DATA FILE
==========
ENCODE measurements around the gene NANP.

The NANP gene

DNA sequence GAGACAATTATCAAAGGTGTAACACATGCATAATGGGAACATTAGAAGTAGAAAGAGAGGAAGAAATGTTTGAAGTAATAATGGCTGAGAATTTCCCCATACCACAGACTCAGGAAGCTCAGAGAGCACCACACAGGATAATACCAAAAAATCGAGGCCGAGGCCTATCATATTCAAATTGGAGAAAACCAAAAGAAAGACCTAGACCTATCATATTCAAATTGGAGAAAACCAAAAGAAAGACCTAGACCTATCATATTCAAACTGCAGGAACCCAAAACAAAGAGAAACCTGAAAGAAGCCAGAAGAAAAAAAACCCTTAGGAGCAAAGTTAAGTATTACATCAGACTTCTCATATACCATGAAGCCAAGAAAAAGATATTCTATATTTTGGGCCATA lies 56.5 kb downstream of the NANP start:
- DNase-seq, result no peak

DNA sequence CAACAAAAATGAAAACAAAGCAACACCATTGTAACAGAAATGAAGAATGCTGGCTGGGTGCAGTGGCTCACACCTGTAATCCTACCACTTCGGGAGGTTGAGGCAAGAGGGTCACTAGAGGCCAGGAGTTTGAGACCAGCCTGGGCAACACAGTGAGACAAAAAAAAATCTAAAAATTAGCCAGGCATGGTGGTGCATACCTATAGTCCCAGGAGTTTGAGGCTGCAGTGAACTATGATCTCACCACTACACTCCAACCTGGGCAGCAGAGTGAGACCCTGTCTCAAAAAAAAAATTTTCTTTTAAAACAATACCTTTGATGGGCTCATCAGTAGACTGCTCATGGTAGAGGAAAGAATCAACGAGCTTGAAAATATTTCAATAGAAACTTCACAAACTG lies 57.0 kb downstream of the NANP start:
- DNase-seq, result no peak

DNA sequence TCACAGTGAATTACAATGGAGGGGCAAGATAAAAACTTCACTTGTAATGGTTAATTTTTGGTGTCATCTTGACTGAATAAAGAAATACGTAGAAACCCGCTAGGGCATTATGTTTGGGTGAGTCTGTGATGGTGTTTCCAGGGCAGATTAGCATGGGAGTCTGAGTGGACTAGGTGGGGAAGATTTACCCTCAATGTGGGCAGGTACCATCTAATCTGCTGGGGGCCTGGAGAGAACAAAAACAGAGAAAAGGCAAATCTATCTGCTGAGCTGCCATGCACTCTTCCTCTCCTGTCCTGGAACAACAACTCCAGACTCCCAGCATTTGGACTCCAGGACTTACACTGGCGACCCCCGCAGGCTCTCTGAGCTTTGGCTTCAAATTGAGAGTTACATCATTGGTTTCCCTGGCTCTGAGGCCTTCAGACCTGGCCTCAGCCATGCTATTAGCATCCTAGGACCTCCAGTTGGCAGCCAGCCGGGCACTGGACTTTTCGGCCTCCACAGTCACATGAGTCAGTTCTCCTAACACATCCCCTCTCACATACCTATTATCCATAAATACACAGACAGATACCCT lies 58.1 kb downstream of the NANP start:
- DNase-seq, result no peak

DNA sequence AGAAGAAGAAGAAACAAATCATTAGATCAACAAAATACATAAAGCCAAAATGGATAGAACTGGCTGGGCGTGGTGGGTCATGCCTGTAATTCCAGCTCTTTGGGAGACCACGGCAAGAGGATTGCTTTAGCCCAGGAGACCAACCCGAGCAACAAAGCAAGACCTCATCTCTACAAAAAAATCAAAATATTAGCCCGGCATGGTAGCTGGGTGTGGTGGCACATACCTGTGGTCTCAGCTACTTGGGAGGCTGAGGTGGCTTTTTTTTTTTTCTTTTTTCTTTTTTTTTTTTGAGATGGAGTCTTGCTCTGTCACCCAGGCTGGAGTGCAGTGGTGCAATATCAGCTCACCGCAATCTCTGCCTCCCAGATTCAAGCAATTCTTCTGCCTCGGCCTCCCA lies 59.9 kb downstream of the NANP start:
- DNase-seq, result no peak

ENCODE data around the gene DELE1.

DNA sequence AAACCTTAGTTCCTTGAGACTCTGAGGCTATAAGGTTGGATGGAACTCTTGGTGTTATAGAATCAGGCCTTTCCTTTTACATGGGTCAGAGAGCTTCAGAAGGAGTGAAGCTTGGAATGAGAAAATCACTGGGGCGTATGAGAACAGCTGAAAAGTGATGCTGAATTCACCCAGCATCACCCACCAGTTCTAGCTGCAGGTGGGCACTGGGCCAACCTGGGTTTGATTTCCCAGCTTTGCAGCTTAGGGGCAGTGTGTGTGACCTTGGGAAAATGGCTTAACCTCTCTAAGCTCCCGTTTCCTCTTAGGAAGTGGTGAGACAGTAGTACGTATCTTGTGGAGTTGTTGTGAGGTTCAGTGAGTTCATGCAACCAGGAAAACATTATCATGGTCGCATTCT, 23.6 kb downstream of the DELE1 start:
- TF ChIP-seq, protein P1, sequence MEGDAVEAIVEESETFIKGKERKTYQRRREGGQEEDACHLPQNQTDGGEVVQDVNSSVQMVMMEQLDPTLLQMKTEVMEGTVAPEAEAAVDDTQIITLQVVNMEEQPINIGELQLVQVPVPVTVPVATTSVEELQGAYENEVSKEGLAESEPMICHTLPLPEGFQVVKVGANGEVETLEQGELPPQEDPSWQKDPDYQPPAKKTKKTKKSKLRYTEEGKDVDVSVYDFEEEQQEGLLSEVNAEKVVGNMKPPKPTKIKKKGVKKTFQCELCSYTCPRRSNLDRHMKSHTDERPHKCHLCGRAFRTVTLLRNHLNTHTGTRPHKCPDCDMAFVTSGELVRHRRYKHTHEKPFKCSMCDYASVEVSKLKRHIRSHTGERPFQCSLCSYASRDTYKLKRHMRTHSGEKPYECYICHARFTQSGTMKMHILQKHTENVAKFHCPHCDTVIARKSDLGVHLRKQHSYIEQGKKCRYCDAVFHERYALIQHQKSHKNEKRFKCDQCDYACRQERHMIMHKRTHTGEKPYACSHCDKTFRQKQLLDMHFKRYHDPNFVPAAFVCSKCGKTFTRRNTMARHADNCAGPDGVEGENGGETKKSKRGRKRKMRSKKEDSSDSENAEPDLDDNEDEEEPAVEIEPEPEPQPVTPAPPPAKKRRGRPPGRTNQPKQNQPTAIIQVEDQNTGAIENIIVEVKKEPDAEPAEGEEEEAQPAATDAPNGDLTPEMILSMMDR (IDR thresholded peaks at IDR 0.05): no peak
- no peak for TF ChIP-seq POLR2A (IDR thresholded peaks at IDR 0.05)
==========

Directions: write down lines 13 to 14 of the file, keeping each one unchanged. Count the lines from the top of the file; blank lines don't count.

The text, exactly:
- TF ChIP-seq, protein P1, sequence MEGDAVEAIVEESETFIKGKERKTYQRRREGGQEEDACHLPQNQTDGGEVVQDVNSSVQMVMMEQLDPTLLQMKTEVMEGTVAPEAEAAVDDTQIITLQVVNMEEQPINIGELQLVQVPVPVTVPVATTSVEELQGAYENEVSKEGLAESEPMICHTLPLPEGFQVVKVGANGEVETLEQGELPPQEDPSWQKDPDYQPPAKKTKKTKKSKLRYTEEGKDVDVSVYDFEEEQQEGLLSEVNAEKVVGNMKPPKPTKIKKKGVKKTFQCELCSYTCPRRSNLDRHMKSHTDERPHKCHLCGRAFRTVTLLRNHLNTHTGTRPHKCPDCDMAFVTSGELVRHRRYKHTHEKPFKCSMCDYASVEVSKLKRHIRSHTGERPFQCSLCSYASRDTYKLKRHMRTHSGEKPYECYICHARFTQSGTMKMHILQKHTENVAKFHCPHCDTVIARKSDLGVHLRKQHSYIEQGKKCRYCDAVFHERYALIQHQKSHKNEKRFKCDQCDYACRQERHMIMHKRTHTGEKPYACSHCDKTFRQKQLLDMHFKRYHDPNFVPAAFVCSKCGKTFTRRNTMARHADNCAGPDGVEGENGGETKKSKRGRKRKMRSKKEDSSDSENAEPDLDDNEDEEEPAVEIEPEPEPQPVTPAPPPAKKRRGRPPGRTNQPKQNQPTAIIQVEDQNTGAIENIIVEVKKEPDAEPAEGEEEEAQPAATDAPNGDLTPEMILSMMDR (IDR thresholded peaks at IDR 0.05): no peak
- no peak for TF ChIP-seq POLR2A (IDR thresholded peaks at IDR 0.05)